10 I have come that they may have life, and may have it in all its fullness.
John 10:10 – REB
I’ve been a member of possibly the last ever generation to be brought up as Christian as a matter of course. Those responsible for my education as a boy would find that shocking; in the 1950s it was the perfectly natural way of things. Then, as I got older, I started picking up that some people thought that Science had overtaken God; that Science had made God unnecessary; that Modern Science had even killed God (as Vaclav Havel claimed). This was almost the default position of anyone who left school in the 1960s.
Reflecting on recent events, I’ve found myself wondering what we’ve learned from the events of the last few months, and how what we’ve learned may impact our worldview. It’s been a momentous period in all our lives, momentous enough surely for us to have learned something about ourselves and the world that will affect how we live our lives in the future?
You’ll have your own list, but for me these are some of the things that we’ve learned:
- Our world is defined by instant, global, communication. One side-effect of this seems to be that many people are now easily terrified and more prone to mass hysteria, in a way that previous generations would have struggled to understand.
- We’ve learned that not all ‘experts’ in their field can be relied on to put forward facts that have been peer reviewed and are universally accepted. At the same time, we’ve been starkly reminded that Science itself is not ‘fact’, but is open to interpretation, and sometimes yes, even to bias.
- We’ve learned that the majority of the Media now seem to view their responsibility as being not only to scare citizens, but also to soften them up for the loss of personal liberties, on a scale that would have stunned our ancestors. There’s been scarcely a murmur of dissent about this.
- We’ve learned that our news is now almost totally devoid of old-fashioned ‘investigative journalism’ – why do we still, for example, not know what obstructed our obtaining the PPE and tests that our health and care workers required, at the key moment in the crisis?
- Not only COVID, but also the Black Lives Matter protests, have taught us that our nation is now surprisingly susceptible to self-loathing.
- We’ve learned that our nation is still capable of great innovation. The mass production of ventilators and the creation of the Nightingale hospitals underline this.
- We’ve learned that views on television, radio and the Internet are so varied that it’s now almost impossible to separate facts from lies and fake news. This seems to be getting worse. We seem to live in a world where everyone is an expert at absolutely everything and humility (a Christian virtue) has evaporated as a result.
- The NHS, so often in recent years described as close to collapse from lack of money, has shown us that it’s far more resilient than we could ever have anticipated. It must be acknowledged that some of this has been caused by self-rationing by a terrified public, but it’s still good news.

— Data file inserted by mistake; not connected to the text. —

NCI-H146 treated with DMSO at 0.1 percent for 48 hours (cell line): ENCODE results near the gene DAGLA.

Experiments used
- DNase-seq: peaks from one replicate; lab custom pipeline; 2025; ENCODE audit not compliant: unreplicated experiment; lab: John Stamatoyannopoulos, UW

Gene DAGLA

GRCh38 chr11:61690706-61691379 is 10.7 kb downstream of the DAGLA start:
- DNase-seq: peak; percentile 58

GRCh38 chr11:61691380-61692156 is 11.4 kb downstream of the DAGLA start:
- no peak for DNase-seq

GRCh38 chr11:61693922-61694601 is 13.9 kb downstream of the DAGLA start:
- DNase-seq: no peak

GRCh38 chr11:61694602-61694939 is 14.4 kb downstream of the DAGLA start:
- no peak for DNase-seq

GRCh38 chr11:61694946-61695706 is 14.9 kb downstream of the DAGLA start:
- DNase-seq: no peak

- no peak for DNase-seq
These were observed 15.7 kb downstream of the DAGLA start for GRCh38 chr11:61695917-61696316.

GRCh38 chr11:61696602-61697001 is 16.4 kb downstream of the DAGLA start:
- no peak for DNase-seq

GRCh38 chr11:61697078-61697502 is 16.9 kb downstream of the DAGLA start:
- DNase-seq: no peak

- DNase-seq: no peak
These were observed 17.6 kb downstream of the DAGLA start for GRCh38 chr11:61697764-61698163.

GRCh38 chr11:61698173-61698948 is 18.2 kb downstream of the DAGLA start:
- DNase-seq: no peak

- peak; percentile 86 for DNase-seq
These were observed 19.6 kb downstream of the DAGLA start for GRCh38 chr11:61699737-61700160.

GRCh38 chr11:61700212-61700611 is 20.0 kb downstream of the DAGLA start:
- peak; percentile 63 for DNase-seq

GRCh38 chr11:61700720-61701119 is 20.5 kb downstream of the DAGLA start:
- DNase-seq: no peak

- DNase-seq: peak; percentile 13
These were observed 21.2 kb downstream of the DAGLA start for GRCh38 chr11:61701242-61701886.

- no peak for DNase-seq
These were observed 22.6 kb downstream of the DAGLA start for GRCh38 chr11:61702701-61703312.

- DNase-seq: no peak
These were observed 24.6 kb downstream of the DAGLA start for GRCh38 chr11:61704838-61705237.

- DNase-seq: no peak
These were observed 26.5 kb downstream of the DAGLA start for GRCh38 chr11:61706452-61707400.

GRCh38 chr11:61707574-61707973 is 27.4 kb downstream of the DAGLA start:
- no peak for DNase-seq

- We’ve learned (surely?) that it’s very easy for governments to be scared into making wrong decisions – there have been several examples of this in the Education sector in particular. We’ve also learned that many governments (and some Police) can’t resist the temptation of removing liberties from citizens and sometimes behaving in a dictatorial way.
- We’ve learned that we’ve become very intolerant; no-one in government is allowed to make an honest mistake in an impossibly challenging situation; they must be lynched for the smallest error.
- We’ve learned that basic understanding of Mathematics, and the ability to interpret statistics, is very poor in much of the population and the media. Do people genuinely feel that there is no difference between an absolute number of deaths, and deaths per million head of population?
- We’ve learned, in a way that may be hugely beneficial in future, to be very wary of algorithms; we’ve been taught the hard way that they’re no more robust than someone’s opinion. We’ve learned that the more unknown aspects of a problem there are, the less reliable is the algorithm.
- We’ve learned that, however much we may in principle support trans-national organisations, when push comes to shove, countries will care for their own, at the expense, if necessary, of all others, even the weakest. We haven’t yet even begun to face up to what this global shutdown will mean for the poorest nations.
- We’ve learned that common sense can easily become a victim of fear.
Many of these lessons are negative. But above all, I think the best thing that we’ve been forced to accept, is how little we understand our own bodies and the world around us. We still, many weeks into this crisis, have little understanding of COVID, how it works, how it’s transmitted, how it has evolved, how to protect ourselves against it, how our bodies’ defences work in detail, and a whole host of other really important scientific and medical issues. This is positive if it spurs us on to a new age of research, discovery and understanding, as surely it must?
We’ve always known, but have had to learn all over again, that our mental health depends hugely on our own sense of hope and optimism and that we abandon Christian hope at our peril.
And I pray that in the process, we’ve also learned that God has not been killed by Modern Science. God wants us to enjoy life in its fullness, and that means that we need to reflect on how far we’ve come, how much we have to be grateful for, and how lucky we are that God has given us an opportunity to re-evaluate what the important things in life are. And we should also view it as positive that we have had to learn the hard way that we are not infallible. Amen.